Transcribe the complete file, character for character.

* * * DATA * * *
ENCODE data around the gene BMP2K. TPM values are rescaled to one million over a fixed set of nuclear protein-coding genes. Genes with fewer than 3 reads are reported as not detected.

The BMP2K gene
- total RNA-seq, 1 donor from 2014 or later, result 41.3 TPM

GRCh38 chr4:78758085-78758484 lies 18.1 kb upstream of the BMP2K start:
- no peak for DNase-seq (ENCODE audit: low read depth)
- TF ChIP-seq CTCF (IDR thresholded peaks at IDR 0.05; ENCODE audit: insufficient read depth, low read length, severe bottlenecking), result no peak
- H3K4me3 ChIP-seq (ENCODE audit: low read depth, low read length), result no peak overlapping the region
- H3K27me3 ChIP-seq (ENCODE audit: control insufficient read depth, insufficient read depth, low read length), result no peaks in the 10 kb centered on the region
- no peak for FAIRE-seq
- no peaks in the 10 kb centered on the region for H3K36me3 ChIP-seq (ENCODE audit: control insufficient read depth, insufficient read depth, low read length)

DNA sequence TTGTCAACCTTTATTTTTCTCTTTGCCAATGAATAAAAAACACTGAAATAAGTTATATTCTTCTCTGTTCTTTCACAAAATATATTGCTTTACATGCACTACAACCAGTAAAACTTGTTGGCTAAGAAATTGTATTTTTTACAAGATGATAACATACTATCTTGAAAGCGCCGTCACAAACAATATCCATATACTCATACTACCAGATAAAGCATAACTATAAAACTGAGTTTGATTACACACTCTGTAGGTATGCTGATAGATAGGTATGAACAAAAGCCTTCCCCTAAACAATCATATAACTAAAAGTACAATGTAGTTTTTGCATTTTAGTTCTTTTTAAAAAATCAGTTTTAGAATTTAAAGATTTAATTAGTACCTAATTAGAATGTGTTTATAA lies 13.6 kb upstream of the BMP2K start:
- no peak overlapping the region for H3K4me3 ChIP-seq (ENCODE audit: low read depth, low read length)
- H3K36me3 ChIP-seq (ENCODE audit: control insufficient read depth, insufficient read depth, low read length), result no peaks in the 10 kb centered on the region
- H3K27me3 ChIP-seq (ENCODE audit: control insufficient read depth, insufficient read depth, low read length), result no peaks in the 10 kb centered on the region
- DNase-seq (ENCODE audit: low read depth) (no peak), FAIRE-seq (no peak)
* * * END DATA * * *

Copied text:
ENCODE data around the gene BMP2K. TPM values are rescaled to one million over a fixed set of nuclear protein-coding genes. Genes with fewer than 3 reads are reported as not detected.

The BMP2K gene
- total RNA-seq, 1 donor from 2014 or later, result 41.3 TPM

GRCh38 chr4:78758085-78758484 lies 18.1 kb upstream of the BMP2K start:
- no peak for DNase-seq (ENCODE audit: low read depth)
- TF ChIP-seq CTCF (IDR thresholded peaks at IDR 0.05; ENCODE audit: insufficient read depth, low read length, severe bottlenecking), result no peak
- H3K4me3 ChIP-seq (ENCODE audit: low read depth, low read length), result no peak overlapping the region
- H3K27me3 ChIP-seq (ENCODE audit: control insufficient read depth, insufficient read depth, low read length), result no peaks in the 10 kb centered on the region
- no peak for FAIRE-seq
- no peaks in the 10 kb centered on the region for H3K36me3 ChIP-seq (ENCODE audit: control insufficient read depth, insufficient read depth, low read length)

DNA sequence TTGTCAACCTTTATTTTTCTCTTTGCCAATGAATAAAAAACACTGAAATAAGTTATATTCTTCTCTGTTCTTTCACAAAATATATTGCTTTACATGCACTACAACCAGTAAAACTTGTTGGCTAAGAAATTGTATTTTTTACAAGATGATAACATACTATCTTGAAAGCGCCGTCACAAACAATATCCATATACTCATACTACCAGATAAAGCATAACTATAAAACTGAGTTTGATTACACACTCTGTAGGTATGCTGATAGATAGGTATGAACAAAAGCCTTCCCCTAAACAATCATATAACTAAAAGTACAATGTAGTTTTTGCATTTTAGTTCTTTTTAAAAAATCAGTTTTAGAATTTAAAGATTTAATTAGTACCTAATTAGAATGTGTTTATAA lies 13.6 kb upstream of the BMP2K start:
- no peak overlapping the region for H3K4me3 ChIP-seq (ENCODE audit: low read depth, low read length)
- H3K36me3 ChIP-seq (ENCODE audit: control insufficient read depth, insufficient read depth, low read length), result no peaks in the 10 kb centered on the region
- H3K27me3 ChIP-seq (ENCODE audit: control insufficient read depth, insufficient read depth, low read length), result no peaks in the 10 kb centered on the region
- DNase-seq (ENCODE audit: low read depth) (no peak), FAIRE-seq (no peak)